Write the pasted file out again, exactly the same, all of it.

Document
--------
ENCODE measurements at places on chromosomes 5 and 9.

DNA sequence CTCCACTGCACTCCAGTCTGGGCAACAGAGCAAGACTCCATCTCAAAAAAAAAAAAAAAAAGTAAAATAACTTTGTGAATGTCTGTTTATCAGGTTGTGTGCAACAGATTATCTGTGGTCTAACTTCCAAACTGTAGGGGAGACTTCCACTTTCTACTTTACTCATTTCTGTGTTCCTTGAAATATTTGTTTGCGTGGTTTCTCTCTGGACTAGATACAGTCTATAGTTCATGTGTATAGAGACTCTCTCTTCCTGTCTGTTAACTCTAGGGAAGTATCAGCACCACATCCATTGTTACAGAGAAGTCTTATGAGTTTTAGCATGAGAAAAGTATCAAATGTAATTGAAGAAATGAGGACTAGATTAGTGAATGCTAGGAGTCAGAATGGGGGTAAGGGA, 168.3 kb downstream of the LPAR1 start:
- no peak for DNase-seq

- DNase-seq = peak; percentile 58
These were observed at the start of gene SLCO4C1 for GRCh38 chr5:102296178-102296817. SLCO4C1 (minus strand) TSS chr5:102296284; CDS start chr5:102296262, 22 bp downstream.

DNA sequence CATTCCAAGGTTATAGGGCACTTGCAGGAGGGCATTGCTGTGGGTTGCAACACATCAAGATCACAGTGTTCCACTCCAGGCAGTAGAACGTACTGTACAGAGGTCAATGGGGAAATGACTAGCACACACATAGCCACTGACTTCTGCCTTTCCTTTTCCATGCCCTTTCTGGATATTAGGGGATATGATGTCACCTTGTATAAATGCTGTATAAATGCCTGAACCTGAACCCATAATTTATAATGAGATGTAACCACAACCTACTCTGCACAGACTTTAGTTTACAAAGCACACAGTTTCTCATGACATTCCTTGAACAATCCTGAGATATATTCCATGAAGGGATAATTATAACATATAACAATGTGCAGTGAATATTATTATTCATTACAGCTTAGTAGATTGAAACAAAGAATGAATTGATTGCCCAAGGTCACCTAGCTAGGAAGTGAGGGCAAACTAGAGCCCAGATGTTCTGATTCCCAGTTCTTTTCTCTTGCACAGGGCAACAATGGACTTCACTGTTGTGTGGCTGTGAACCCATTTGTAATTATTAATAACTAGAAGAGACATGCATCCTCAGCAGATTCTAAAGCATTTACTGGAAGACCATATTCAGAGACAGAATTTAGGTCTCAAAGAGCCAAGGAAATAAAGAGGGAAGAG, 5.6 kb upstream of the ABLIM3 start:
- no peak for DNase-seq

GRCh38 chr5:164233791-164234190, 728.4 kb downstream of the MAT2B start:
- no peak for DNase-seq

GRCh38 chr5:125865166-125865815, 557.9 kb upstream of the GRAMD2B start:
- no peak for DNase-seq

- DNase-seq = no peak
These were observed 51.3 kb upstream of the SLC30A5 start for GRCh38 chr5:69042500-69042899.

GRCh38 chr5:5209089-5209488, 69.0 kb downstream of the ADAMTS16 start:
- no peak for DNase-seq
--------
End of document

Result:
ENCODE measurements at places on chromosomes 5 and 9.

DNA sequence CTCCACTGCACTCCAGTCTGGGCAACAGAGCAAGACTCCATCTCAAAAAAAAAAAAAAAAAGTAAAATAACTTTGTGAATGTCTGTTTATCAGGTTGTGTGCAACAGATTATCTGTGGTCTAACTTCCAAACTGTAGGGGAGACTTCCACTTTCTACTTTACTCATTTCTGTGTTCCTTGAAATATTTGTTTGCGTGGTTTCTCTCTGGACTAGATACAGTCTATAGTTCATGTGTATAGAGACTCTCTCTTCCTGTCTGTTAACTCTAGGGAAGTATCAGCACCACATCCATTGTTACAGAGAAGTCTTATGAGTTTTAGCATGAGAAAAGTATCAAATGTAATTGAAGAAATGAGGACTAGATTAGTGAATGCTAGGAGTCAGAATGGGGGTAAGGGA, 168.3 kb downstream of the LPAR1 start:
- no peak for DNase-seq

- DNase-seq = peak; percentile 58
These were observed at the start of gene SLCO4C1 for GRCh38 chr5:102296178-102296817. SLCO4C1 (minus strand) TSS chr5:102296284; CDS start chr5:102296262, 22 bp downstream.

DNA sequence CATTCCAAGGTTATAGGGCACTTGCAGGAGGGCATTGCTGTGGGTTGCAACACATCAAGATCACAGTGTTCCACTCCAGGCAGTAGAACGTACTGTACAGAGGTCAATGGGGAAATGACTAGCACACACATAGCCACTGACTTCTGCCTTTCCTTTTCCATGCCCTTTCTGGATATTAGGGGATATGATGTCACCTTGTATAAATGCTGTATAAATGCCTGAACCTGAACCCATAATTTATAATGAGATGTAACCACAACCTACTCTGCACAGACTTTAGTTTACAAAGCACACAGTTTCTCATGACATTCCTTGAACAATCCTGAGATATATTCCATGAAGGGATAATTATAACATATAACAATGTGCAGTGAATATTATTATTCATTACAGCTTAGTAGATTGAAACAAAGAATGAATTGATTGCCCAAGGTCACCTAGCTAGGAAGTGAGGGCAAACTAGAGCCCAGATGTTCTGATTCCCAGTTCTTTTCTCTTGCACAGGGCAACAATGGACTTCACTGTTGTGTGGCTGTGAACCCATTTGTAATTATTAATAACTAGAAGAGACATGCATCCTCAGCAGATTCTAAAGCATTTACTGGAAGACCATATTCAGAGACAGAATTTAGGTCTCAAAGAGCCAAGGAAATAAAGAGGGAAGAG, 5.6 kb upstream of the ABLIM3 start:
- no peak for DNase-seq

GRCh38 chr5:164233791-164234190, 728.4 kb downstream of the MAT2B start:
- no peak for DNase-seq

GRCh38 chr5:125865166-125865815, 557.9 kb upstream of the GRAMD2B start:
- no peak for DNase-seq

- DNase-seq = no peak
These were observed 51.3 kb upstream of the SLC30A5 start for GRCh38 chr5:69042500-69042899.

GRCh38 chr5:5209089-5209488, 69.0 kb downstream of the ADAMTS16 start:
- no peak for DNase-seq